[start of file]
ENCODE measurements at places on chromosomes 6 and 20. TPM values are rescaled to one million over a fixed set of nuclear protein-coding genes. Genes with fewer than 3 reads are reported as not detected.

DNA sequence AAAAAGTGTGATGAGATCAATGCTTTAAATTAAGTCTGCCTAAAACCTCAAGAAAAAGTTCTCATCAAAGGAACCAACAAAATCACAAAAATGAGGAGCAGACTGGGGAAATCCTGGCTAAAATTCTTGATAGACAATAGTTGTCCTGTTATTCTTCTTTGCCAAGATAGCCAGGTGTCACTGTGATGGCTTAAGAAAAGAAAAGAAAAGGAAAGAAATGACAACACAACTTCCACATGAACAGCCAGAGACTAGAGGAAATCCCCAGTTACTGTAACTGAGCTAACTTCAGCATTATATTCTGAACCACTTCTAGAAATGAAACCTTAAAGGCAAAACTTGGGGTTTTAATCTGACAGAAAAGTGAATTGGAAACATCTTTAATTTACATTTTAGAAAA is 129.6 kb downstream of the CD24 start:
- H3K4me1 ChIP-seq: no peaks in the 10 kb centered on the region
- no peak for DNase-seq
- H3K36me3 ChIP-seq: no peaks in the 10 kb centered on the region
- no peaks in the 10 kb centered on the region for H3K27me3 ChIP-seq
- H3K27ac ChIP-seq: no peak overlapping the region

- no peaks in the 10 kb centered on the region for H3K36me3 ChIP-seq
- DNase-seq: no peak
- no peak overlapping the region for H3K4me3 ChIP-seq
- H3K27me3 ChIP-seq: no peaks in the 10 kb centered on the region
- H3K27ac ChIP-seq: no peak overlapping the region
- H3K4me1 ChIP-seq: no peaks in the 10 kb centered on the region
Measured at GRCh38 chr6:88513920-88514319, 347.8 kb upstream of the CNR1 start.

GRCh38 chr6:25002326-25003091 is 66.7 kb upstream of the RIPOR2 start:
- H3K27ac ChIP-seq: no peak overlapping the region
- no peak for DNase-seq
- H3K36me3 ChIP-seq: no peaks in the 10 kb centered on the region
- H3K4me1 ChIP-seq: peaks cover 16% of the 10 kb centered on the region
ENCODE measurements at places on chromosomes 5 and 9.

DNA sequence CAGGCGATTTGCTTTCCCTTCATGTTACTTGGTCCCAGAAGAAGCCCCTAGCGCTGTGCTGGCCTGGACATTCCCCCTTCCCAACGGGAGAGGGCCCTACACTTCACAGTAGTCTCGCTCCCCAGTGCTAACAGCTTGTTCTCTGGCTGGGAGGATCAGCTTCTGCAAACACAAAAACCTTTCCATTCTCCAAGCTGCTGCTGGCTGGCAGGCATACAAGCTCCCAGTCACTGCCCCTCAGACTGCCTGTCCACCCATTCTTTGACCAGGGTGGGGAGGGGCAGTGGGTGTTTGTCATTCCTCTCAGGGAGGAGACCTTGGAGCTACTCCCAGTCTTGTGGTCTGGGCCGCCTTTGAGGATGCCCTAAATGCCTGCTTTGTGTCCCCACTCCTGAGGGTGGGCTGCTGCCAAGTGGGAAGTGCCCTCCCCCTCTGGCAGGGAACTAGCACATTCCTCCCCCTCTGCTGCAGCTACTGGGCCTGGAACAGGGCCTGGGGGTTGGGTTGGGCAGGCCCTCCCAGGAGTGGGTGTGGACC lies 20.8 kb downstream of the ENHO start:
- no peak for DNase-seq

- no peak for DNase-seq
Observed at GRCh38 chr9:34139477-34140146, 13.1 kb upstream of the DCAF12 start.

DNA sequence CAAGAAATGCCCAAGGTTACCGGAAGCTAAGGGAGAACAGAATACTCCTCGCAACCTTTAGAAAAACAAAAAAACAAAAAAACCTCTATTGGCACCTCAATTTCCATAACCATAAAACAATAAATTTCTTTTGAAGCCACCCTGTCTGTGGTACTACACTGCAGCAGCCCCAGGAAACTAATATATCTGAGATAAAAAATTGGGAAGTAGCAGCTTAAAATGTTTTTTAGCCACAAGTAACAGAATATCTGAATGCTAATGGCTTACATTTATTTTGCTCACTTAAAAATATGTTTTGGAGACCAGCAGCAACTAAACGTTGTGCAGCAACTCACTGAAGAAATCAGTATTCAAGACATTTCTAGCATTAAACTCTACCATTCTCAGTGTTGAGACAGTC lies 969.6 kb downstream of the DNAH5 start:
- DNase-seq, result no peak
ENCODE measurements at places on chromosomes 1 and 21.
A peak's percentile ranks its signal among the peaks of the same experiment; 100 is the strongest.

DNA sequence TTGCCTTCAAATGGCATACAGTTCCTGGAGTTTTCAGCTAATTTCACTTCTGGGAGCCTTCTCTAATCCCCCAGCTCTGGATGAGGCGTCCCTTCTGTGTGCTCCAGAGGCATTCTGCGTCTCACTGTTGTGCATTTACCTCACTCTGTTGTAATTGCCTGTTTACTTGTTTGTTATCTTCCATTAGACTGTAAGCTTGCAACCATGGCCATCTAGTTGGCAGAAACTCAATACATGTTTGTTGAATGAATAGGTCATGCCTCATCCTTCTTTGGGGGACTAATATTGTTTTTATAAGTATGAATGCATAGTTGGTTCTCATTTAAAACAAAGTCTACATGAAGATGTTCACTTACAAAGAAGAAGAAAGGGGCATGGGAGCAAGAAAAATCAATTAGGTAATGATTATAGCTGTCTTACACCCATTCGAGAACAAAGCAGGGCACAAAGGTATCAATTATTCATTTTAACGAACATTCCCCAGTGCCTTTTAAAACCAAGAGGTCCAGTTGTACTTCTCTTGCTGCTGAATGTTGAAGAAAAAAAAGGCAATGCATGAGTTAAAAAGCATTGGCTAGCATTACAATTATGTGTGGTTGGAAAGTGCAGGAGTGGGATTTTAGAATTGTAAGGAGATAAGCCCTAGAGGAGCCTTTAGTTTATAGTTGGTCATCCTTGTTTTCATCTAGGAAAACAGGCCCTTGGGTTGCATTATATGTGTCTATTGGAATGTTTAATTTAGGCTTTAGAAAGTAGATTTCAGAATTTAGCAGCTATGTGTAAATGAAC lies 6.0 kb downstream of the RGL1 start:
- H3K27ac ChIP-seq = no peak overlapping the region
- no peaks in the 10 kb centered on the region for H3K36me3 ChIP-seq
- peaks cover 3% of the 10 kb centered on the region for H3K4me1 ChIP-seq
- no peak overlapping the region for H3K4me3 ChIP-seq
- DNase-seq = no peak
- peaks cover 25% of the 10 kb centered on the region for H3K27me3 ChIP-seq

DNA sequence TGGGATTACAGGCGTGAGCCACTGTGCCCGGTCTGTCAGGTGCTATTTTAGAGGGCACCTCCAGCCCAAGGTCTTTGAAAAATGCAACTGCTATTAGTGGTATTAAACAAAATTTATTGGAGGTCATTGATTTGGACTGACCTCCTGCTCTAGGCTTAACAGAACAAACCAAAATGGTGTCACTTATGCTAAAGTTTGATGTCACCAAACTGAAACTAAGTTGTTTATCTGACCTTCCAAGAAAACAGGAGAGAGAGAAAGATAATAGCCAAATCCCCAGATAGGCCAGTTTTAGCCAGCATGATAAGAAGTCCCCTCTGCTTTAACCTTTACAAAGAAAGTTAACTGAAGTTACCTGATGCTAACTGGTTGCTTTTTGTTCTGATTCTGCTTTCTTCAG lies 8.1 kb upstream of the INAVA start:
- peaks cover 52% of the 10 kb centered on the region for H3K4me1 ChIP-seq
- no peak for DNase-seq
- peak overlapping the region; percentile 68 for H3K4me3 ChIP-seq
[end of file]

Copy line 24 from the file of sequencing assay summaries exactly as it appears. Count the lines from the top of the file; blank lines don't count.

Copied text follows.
Observed at GRCh38 chr9:34139477-34140146, 13.1 kb upstream of the DCAF12 start.